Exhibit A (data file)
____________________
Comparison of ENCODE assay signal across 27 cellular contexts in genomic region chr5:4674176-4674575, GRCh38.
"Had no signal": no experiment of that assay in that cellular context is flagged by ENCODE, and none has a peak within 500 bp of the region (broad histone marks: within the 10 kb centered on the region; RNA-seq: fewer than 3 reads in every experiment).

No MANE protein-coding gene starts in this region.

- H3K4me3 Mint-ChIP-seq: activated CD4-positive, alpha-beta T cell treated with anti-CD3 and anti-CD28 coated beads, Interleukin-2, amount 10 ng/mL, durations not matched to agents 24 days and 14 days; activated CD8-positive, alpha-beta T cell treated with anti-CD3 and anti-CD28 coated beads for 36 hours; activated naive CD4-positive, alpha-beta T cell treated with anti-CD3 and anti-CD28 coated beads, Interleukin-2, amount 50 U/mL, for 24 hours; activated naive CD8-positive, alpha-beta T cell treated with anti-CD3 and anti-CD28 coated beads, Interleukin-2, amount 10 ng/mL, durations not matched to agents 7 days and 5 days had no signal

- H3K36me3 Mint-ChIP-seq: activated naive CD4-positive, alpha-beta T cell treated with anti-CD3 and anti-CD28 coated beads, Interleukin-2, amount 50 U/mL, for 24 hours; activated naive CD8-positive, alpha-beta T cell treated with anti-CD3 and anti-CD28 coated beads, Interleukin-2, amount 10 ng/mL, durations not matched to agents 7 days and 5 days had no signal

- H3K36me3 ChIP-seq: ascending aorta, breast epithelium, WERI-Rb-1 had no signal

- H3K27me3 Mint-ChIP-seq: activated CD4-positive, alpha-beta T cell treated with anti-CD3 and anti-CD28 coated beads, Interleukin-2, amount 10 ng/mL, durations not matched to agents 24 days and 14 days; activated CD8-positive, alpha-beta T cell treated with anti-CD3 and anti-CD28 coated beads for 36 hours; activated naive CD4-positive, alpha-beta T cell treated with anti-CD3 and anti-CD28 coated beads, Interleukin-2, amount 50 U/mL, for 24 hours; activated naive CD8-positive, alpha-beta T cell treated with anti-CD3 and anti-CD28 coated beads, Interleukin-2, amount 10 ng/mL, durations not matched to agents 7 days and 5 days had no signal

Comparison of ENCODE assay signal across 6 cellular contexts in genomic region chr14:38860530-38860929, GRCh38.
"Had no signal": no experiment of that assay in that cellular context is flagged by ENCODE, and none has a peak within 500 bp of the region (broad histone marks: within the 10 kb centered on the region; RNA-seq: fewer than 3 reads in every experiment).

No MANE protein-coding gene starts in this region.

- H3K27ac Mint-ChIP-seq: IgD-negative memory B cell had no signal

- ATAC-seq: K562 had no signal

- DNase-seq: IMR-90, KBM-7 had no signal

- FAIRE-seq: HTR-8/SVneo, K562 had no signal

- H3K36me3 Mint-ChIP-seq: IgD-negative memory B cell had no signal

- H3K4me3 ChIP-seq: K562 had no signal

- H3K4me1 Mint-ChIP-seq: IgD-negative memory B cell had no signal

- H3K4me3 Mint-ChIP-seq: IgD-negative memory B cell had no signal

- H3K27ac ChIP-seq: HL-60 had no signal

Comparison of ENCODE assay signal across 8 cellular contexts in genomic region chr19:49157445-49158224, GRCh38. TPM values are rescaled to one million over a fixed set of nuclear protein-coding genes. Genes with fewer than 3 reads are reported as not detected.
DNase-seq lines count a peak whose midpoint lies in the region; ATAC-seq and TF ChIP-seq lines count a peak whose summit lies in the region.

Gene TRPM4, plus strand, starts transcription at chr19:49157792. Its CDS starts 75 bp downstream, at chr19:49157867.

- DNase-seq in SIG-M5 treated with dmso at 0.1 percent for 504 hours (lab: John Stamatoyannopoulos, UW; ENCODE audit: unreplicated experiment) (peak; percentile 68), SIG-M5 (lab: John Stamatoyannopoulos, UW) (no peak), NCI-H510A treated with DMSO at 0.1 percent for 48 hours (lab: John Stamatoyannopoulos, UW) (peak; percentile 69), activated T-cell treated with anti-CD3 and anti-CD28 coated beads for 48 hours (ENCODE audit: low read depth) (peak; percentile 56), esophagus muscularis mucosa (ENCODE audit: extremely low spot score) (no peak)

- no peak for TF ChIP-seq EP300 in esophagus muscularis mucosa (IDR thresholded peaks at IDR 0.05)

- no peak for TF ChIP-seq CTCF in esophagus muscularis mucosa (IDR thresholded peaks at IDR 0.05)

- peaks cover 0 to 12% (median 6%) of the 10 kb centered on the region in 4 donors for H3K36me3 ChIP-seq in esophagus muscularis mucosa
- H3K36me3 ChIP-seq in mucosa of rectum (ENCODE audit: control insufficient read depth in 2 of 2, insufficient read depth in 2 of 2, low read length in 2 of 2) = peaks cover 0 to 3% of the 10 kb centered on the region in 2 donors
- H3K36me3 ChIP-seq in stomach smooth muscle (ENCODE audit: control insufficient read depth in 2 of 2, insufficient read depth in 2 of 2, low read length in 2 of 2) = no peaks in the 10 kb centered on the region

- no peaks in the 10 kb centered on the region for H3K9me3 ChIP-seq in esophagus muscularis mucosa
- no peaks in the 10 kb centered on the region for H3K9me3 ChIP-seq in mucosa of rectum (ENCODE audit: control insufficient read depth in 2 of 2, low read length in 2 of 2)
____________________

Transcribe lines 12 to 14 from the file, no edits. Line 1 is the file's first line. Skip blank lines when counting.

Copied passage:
- ATAC-seq: K562 had no signal

- DNase-seq: IMR-90, KBM-7 had no signal

- FAIRE-seq: HTR-8/SVneo, K562 had no signal